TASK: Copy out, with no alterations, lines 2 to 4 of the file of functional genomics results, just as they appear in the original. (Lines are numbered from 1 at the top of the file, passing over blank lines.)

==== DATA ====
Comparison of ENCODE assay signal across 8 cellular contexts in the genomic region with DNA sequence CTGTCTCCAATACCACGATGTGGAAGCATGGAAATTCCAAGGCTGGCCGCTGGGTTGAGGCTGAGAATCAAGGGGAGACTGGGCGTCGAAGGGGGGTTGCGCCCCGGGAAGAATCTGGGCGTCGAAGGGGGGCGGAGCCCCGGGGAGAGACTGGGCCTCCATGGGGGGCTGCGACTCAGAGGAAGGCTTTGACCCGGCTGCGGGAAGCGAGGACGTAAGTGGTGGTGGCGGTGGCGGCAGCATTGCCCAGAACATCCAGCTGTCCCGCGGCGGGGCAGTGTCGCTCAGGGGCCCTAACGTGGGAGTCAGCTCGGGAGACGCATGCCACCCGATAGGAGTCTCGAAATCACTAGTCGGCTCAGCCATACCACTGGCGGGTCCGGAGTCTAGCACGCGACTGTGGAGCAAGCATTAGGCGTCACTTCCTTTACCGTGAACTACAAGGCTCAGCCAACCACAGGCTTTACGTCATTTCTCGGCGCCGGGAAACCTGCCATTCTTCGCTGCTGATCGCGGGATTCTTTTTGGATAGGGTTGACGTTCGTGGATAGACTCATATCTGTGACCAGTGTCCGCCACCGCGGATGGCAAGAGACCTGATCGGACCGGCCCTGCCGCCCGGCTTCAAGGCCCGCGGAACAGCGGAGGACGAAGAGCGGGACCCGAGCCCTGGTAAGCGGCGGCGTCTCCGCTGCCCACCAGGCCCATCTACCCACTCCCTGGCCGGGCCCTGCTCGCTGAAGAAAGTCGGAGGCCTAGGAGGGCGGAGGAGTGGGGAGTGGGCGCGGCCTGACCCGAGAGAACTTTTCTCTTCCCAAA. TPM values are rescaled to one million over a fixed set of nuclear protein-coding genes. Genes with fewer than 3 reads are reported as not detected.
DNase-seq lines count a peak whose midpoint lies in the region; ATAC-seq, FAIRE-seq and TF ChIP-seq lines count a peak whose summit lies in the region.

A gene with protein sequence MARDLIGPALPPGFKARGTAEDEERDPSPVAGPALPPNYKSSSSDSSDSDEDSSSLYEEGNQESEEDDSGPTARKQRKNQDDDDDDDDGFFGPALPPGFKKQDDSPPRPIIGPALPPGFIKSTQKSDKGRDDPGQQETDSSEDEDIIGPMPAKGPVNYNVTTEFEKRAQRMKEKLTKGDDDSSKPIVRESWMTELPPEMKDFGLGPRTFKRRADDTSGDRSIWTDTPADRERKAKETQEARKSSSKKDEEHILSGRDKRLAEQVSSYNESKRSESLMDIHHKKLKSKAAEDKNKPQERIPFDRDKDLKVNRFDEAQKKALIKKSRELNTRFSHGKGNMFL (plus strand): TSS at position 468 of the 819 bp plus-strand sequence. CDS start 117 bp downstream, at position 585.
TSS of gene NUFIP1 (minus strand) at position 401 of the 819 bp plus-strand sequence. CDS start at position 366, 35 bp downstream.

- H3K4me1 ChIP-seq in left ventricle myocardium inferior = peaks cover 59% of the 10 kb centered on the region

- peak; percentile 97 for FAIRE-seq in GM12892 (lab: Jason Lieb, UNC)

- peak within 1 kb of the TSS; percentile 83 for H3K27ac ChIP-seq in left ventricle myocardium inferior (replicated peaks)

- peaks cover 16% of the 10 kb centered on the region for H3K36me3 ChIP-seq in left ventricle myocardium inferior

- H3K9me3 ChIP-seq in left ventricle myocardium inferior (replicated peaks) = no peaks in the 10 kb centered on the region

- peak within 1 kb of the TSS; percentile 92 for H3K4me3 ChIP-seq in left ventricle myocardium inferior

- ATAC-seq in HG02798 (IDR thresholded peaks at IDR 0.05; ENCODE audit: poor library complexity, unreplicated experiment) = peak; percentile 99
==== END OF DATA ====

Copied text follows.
DNase-seq lines count a peak whose midpoint lies in the region; ATAC-seq, FAIRE-seq and TF ChIP-seq lines count a peak whose summit lies in the region.

A gene with protein sequence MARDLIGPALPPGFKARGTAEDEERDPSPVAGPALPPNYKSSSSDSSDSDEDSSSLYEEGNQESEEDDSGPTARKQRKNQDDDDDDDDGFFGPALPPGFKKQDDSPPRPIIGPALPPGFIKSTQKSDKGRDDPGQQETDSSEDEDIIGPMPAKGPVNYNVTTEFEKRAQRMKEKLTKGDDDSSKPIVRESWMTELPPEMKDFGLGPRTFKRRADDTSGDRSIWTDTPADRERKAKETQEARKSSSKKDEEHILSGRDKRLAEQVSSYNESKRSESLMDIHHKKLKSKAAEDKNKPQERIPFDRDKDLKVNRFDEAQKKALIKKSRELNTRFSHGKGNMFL (plus strand): TSS at position 468 of the 819 bp plus-strand sequence. CDS start 117 bp downstream, at position 585.
TSS of gene NUFIP1 (minus strand) at position 401 of the 819 bp plus-strand sequence. CDS start at position 366, 35 bp downstream.